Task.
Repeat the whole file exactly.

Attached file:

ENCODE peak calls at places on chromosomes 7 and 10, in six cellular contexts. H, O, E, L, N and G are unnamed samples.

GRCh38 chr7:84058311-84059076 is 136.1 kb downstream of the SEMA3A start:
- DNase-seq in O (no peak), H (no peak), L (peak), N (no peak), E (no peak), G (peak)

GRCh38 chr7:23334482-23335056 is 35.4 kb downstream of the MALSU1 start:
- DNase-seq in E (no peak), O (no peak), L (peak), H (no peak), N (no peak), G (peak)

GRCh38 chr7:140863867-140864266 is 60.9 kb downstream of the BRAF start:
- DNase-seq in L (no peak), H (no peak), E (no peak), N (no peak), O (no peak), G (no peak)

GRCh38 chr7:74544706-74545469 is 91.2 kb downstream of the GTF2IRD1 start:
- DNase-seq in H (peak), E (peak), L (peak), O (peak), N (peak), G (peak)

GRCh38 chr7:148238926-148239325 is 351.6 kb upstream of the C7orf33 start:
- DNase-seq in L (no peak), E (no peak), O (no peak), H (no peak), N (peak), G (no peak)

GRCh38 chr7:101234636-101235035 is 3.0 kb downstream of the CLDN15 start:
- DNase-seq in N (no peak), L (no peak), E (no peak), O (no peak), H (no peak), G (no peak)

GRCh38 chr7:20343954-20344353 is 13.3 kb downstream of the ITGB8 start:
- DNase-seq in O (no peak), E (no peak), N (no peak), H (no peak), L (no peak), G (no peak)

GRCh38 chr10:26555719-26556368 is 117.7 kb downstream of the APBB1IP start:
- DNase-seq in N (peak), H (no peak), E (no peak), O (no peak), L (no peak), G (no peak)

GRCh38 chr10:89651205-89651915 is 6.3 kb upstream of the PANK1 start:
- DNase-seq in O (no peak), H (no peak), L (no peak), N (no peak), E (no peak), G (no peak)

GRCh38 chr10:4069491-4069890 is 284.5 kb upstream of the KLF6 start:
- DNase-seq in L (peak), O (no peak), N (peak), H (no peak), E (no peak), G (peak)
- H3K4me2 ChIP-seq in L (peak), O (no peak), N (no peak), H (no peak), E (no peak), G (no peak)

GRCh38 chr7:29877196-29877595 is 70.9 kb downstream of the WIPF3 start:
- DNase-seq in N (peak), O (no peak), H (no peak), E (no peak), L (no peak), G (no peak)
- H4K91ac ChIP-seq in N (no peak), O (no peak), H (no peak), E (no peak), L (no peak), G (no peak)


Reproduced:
ENCODE peak calls at places on chromosomes 7 and 10, in six cellular contexts. H, O, E, L, N and G are unnamed samples.

GRCh38 chr7:84058311-84059076 is 136.1 kb downstream of the SEMA3A start:
- DNase-seq in O (no peak), H (no peak), L (peak), N (no peak), E (no peak), G (peak)

GRCh38 chr7:23334482-23335056 is 35.4 kb downstream of the MALSU1 start:
- DNase-seq in E (no peak), O (no peak), L (peak), H (no peak), N (no peak), G (peak)

GRCh38 chr7:140863867-140864266 is 60.9 kb downstream of the BRAF start:
- DNase-seq in L (no peak), H (no peak), E (no peak), N (no peak), O (no peak), G (no peak)

GRCh38 chr7:74544706-74545469 is 91.2 kb downstream of the GTF2IRD1 start:
- DNase-seq in H (peak), E (peak), L (peak), O (peak), N (peak), G (peak)

GRCh38 chr7:148238926-148239325 is 351.6 kb upstream of the C7orf33 start:
- DNase-seq in L (no peak), E (no peak), O (no peak), H (no peak), N (peak), G (no peak)

GRCh38 chr7:101234636-101235035 is 3.0 kb downstream of the CLDN15 start:
- DNase-seq in N (no peak), L (no peak), E (no peak), O (no peak), H (no peak), G (no peak)

GRCh38 chr7:20343954-20344353 is 13.3 kb downstream of the ITGB8 start:
- DNase-seq in O (no peak), E (no peak), N (no peak), H (no peak), L (no peak), G (no peak)

GRCh38 chr10:26555719-26556368 is 117.7 kb downstream of the APBB1IP start:
- DNase-seq in N (peak), H (no peak), E (no peak), O (no peak), L (no peak), G (no peak)

GRCh38 chr10:89651205-89651915 is 6.3 kb upstream of the PANK1 start:
- DNase-seq in O (no peak), H (no peak), L (no peak), N (no peak), E (no peak), G (no peak)

GRCh38 chr10:4069491-4069890 is 284.5 kb upstream of the KLF6 start:
- DNase-seq in L (peak), O (no peak), N (peak), H (no peak), E (no peak), G (peak)
- H3K4me2 ChIP-seq in L (peak), O (no peak), N (no peak), H (no peak), E (no peak), G (no peak)

GRCh38 chr7:29877196-29877595 is 70.9 kb downstream of the WIPF3 start:
- DNase-seq in N (peak), O (no peak), H (no peak), E (no peak), L (no peak), G (no peak)
- H4K91ac ChIP-seq in N (no peak), O (no peak), H (no peak), E (no peak), L (no peak), G (no peak)